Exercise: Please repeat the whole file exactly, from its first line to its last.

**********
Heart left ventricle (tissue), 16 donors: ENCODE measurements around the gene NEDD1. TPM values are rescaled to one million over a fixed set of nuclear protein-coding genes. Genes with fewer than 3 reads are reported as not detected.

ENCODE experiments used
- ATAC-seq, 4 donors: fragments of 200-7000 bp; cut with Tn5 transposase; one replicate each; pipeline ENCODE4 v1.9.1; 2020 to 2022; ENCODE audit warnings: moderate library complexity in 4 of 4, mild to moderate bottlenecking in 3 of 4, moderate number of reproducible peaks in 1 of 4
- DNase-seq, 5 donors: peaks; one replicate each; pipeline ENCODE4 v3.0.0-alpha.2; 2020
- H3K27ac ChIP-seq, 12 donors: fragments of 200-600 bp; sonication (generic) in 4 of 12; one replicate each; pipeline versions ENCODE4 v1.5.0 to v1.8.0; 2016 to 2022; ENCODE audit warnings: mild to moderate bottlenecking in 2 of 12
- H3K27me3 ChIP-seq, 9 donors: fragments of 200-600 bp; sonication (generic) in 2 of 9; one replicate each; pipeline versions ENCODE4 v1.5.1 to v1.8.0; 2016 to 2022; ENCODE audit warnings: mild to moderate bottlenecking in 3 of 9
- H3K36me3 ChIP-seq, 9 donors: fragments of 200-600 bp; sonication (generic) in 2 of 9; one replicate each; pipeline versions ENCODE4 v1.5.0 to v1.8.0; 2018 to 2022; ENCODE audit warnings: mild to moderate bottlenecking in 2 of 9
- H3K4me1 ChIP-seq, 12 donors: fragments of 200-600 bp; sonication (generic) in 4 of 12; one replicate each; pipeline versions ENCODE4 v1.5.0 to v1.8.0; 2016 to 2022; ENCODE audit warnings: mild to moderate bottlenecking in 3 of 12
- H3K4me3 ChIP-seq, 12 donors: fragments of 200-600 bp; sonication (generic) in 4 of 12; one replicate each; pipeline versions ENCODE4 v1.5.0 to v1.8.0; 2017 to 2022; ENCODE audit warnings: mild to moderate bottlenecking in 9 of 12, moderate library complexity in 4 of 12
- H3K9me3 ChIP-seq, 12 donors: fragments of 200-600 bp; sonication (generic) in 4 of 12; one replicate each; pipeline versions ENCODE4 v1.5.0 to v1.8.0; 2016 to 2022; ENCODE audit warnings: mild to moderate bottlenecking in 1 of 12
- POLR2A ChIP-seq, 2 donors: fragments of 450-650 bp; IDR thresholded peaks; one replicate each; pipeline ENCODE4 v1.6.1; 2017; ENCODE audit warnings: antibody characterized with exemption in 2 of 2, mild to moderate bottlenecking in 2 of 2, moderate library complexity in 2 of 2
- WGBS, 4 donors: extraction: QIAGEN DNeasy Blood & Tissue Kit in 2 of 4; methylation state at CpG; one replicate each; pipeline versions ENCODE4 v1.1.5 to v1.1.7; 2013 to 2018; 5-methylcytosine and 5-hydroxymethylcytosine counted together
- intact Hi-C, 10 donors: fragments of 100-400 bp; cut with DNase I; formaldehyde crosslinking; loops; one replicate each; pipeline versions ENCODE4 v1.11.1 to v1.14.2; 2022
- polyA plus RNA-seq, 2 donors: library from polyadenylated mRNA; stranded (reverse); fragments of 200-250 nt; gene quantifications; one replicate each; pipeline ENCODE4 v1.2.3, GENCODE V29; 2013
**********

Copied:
Heart left ventricle (tissue), 16 donors: ENCODE measurements around the gene NEDD1. TPM values are rescaled to one million over a fixed set of nuclear protein-coding genes. Genes with fewer than 3 reads are reported as not detected.

ENCODE experiments used
- ATAC-seq, 4 donors: fragments of 200-7000 bp; cut with Tn5 transposase; one replicate each; pipeline ENCODE4 v1.9.1; 2020 to 2022; ENCODE audit warnings: moderate library complexity in 4 of 4, mild to moderate bottlenecking in 3 of 4, moderate number of reproducible peaks in 1 of 4
- DNase-seq, 5 donors: peaks; one replicate each; pipeline ENCODE4 v3.0.0-alpha.2; 2020
- H3K27ac ChIP-seq, 12 donors: fragments of 200-600 bp; sonication (generic) in 4 of 12; one replicate each; pipeline versions ENCODE4 v1.5.0 to v1.8.0; 2016 to 2022; ENCODE audit warnings: mild to moderate bottlenecking in 2 of 12
- H3K27me3 ChIP-seq, 9 donors: fragments of 200-600 bp; sonication (generic) in 2 of 9; one replicate each; pipeline versions ENCODE4 v1.5.1 to v1.8.0; 2016 to 2022; ENCODE audit warnings: mild to moderate bottlenecking in 3 of 9
- H3K36me3 ChIP-seq, 9 donors: fragments of 200-600 bp; sonication (generic) in 2 of 9; one replicate each; pipeline versions ENCODE4 v1.5.0 to v1.8.0; 2018 to 2022; ENCODE audit warnings: mild to moderate bottlenecking in 2 of 9
- H3K4me1 ChIP-seq, 12 donors: fragments of 200-600 bp; sonication (generic) in 4 of 12; one replicate each; pipeline versions ENCODE4 v1.5.0 to v1.8.0; 2016 to 2022; ENCODE audit warnings: mild to moderate bottlenecking in 3 of 12
- H3K4me3 ChIP-seq, 12 donors: fragments of 200-600 bp; sonication (generic) in 4 of 12; one replicate each; pipeline versions ENCODE4 v1.5.0 to v1.8.0; 2017 to 2022; ENCODE audit warnings: mild to moderate bottlenecking in 9 of 12, moderate library complexity in 4 of 12
- H3K9me3 ChIP-seq, 12 donors: fragments of 200-600 bp; sonication (generic) in 4 of 12; one replicate each; pipeline versions ENCODE4 v1.5.0 to v1.8.0; 2016 to 2022; ENCODE audit warnings: mild to moderate bottlenecking in 1 of 12
- POLR2A ChIP-seq, 2 donors: fragments of 450-650 bp; IDR thresholded peaks; one replicate each; pipeline ENCODE4 v1.6.1; 2017; ENCODE audit warnings: antibody characterized with exemption in 2 of 2, mild to moderate bottlenecking in 2 of 2, moderate library complexity in 2 of 2
- WGBS, 4 donors: extraction: QIAGEN DNeasy Blood & Tissue Kit in 2 of 4; methylation state at CpG; one replicate each; pipeline versions ENCODE4 v1.1.5 to v1.1.7; 2013 to 2018; 5-methylcytosine and 5-hydroxymethylcytosine counted together
- intact Hi-C, 10 donors: fragments of 100-400 bp; cut with DNase I; formaldehyde crosslinking; loops; one replicate each; pipeline versions ENCODE4 v1.11.1 to v1.14.2; 2022
- polyA plus RNA-seq, 2 donors: library from polyadenylated mRNA; stranded (reverse); fragments of 200-250 nt; gene quantifications; one replicate each; pipeline ENCODE4 v1.2.3, GENCODE V29; 2013